Together, our models demonstrate that variation in the range of cell–cell interactions and the manner of cell dispersal alone can generate distinct modes of tumour evolution. We next sought to describe these modes more precisely in terms of summary evolutionary indices that can be computed from both our simulations and real cancer genomic data (Fig. 3a). The first index we considered is clonal diversity (denoted D), which grows with the number of large nodes in the driver phylogenetic tree (as in the final column of Fig. 2). The second index n is the mean number of driver mutations per cell, which represents the average depth of the driver phylogenetic tree. Any pair of values of these two indices corresponds to a distinct set of phylogenetic trees. The nodes of these trees represent clones, and their size is proportional to clone population size. The space of attainable n and D values (Fig. 3b) is bounded below by the line D = 1 and above by the curve D = 1/(2−n)2 (see Methods). Locations close to the upper boundary correspond to more highly branched trees than locations close to the lower boundary, and locations on the left correspond to trees with shorter branches than locations on the right.

To compare our model outcomes to data, we determined the evolutionary indices of phylogenetic trees previously inferred from multi-region sequencing of four solid cancer types: clear cell renal cell carcinoma (ccRCC)9, non-small-cell lung cancer (NSCLC)10, breast cancer39 and mesothelioma40. We also calculated indices from single-cell sequencing data for breast cancer41 and uveal melanoma42. Despite their methodological diversity, these six studies yielded remarkably similar evolutionary indices. The majority of data points (28 of 35) lie above a trajectory corresponding to sequential selective sweeps (pink curve in Fig. 3b) and below a reference curve that represents an intermediate degree of branching (pale blue curve in Fig. 3b and Supplementary information). All the tumours have 1 < D < 12 and 3≤n < 14. Notwithstanding limitations of sampling, sequencing and phylogenetic inference methods, a useful computational model of invasive tumour evolution should generate summary indices that are consistent with these data points, corresponding to branching evolution with a small number of main branches.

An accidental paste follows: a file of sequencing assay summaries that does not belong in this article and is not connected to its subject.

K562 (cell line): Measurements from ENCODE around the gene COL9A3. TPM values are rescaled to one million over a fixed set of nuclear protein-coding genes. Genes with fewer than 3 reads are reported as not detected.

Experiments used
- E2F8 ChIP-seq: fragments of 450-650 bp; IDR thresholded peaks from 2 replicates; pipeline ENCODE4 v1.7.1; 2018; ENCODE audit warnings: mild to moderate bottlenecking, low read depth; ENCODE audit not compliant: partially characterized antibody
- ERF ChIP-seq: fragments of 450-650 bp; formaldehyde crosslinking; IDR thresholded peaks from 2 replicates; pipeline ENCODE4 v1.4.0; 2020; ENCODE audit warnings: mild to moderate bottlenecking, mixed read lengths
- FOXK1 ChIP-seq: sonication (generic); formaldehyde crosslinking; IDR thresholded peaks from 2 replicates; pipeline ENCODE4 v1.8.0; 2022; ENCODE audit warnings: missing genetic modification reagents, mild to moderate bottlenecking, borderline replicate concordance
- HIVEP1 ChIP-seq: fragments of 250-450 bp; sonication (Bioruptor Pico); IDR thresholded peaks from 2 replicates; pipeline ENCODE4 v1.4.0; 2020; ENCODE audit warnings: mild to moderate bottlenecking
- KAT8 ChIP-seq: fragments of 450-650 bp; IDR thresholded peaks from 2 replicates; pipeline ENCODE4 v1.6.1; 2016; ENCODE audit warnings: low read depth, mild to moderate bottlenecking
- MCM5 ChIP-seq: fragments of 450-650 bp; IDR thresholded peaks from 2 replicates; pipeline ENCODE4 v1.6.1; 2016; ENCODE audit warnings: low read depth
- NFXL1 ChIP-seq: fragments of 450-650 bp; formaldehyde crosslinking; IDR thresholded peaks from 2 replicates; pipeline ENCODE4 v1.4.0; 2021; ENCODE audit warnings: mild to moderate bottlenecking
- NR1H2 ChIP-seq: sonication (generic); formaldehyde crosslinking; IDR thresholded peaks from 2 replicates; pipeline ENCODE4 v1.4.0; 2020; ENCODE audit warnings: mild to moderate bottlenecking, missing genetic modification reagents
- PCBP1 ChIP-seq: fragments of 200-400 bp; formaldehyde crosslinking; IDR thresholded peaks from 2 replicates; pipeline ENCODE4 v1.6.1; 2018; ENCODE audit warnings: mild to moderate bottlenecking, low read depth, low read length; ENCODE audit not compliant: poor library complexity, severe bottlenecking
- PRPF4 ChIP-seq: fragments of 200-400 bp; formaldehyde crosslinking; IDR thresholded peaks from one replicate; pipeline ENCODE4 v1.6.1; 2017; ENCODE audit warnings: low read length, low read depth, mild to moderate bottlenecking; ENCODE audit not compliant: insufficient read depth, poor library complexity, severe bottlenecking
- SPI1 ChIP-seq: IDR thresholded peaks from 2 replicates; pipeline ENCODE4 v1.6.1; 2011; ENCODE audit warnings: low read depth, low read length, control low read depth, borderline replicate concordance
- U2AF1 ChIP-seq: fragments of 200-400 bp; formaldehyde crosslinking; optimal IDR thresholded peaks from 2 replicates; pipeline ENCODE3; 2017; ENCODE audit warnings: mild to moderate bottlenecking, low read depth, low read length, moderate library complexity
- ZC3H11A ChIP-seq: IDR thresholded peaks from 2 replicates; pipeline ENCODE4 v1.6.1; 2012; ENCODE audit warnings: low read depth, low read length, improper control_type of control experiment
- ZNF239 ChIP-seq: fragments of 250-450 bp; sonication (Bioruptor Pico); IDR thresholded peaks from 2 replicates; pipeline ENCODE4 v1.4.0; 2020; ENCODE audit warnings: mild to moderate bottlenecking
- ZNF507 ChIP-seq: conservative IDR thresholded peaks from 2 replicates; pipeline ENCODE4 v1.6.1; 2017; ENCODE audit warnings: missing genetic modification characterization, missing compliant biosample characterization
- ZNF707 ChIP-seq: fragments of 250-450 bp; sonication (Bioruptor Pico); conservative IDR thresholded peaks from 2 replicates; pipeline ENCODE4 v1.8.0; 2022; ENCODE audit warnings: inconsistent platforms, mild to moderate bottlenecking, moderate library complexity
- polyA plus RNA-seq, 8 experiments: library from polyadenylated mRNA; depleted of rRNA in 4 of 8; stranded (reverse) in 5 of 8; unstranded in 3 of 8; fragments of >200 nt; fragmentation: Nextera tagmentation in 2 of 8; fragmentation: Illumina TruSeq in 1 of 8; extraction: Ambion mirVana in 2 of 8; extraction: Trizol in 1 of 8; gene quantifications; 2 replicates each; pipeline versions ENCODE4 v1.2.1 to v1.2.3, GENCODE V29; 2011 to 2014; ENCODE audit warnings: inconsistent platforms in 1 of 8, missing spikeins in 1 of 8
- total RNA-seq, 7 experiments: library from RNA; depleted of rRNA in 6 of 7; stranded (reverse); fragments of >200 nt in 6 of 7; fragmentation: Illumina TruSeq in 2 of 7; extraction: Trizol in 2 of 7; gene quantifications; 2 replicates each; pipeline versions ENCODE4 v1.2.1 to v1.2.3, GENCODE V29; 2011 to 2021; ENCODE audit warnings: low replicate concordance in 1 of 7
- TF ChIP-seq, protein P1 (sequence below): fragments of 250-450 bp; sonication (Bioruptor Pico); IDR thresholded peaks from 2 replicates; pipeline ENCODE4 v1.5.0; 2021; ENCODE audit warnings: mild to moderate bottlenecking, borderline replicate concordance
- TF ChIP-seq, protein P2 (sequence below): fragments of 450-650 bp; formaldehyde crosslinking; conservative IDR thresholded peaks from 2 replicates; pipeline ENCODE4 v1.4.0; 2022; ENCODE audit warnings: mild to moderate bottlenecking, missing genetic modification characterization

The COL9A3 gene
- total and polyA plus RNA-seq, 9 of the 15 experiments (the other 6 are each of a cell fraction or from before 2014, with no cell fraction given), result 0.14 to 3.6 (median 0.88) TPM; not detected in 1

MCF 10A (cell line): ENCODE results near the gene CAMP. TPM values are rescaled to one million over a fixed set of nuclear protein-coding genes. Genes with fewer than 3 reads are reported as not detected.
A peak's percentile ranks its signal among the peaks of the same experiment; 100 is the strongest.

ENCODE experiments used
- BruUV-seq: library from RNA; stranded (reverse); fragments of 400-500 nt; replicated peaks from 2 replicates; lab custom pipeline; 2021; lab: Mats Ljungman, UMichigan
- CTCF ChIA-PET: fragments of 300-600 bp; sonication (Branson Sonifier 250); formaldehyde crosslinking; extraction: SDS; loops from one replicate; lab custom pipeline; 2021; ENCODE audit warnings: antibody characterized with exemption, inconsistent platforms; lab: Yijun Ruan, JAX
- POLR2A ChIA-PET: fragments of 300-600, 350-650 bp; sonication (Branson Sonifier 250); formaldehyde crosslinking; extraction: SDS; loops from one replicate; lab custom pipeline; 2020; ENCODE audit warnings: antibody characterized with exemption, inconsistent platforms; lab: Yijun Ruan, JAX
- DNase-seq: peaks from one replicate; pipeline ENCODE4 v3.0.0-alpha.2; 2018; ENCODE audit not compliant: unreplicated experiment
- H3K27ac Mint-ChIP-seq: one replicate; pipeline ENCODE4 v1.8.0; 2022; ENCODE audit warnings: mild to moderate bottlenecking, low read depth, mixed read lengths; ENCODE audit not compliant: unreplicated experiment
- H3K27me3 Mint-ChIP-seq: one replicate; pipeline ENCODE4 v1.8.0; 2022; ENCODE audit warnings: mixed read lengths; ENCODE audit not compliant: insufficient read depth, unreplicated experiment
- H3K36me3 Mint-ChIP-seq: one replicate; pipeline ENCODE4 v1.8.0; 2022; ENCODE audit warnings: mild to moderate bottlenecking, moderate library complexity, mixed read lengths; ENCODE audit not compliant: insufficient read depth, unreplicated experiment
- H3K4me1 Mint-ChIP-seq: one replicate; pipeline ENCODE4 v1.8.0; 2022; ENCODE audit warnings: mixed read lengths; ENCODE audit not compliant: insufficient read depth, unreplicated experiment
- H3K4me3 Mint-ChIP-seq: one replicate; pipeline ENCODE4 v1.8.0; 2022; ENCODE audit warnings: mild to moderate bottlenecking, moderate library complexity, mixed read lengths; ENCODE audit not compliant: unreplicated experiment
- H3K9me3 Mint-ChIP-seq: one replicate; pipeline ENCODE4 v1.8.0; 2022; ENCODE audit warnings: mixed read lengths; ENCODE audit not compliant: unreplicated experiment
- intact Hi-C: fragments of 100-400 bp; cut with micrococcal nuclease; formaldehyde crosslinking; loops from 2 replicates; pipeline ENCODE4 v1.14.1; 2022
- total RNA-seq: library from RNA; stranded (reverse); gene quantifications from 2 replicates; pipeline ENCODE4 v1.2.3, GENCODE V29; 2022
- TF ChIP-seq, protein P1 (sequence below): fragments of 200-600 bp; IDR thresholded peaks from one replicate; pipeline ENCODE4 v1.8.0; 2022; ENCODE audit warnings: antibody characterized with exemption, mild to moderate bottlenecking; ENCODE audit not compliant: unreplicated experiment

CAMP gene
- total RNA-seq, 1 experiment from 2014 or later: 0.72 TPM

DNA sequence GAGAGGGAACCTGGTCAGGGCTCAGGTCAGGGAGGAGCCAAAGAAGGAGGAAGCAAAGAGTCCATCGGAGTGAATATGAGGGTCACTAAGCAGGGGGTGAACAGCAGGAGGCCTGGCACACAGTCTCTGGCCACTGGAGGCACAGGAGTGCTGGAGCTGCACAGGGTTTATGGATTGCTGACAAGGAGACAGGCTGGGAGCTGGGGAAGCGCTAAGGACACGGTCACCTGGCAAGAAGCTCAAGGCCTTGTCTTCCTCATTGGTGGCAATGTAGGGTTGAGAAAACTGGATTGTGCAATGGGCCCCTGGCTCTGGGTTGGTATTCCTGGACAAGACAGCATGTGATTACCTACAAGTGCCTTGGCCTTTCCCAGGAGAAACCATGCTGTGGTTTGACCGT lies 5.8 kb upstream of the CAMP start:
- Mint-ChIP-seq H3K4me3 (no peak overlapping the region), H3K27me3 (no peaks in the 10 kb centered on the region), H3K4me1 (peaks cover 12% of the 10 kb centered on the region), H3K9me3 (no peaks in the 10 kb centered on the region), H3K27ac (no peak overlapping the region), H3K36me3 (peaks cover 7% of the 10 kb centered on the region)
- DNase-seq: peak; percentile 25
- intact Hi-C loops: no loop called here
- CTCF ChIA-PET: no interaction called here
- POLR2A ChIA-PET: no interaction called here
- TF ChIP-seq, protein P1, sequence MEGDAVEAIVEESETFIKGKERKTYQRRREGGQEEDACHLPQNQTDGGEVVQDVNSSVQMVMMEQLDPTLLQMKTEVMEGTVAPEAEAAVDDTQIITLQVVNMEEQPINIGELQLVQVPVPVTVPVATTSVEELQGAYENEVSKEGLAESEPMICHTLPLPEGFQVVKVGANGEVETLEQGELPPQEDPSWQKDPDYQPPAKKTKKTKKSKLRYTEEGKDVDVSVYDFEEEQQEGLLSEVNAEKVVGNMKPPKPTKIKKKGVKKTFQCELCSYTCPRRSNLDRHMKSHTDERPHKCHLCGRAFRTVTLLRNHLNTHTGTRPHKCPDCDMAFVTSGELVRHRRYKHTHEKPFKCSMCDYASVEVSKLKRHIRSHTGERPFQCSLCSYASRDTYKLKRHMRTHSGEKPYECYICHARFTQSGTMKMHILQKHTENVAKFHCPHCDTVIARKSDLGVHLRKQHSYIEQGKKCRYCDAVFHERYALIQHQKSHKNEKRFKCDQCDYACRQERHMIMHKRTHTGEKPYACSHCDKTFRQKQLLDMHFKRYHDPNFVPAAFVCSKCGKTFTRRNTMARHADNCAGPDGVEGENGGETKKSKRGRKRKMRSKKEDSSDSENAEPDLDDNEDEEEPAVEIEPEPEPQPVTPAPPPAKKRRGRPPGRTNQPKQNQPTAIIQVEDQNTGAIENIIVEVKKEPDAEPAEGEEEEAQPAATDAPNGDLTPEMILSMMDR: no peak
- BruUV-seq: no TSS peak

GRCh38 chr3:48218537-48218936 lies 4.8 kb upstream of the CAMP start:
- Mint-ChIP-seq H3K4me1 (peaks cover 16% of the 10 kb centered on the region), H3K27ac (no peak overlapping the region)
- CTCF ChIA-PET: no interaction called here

The simulation results of the four models discussed previously form four distinct clusters with respect to the summary indices n and D (Fig. 3c; mean silhouette width 0.60). Neutral counterparts of these four models—which have the same parameter values, except that the driver fitness effect is reduced to zero—cluster together, near the boundary-growth model. As expected, we find that the evolutionary indices of the solid tumours are consistent with outcomes of our invasive glandular model, and this consistency is robust to varying gland size, driver mutation rate and driver mutation effect within plausible ranges (Extended Data Fig. 5). Particularly close agreement between unadjusted model output and data occurs when the average driver fitness effect is 0.2 (Fig. 3d).

An important caveat in the above comparison is that the unadjusted model output includes all driver mutations down to a frequency of one in a million, whereas solid tumour sequencing protocols fail to detect most mutations at frequencies below 5%9. This difference in sensitivity means that D values calculated from data are expected to underestimate true tumour diversity. It follows that a fairer comparison can be made by removing rare mutations from the model output, to simulate imperfect sensitivity. Such adjustment strengthens the agreement between model and data (Fig. 3e and Extended Data Fig. 6).

Since the non-spatial model most plausibly represents liquid tumour evolution, we compared its predictions to additional data for acute myeloid leukaemia24. We found robust correspondence between the model and this data set (Fig. 3b,c and Supplementary Fig. 1). Within plausible parameter ranges, 83% of tumours simulated using a non-spatial model have coordinates (n, D) consistent with the selective-sweeps evolutionary mode.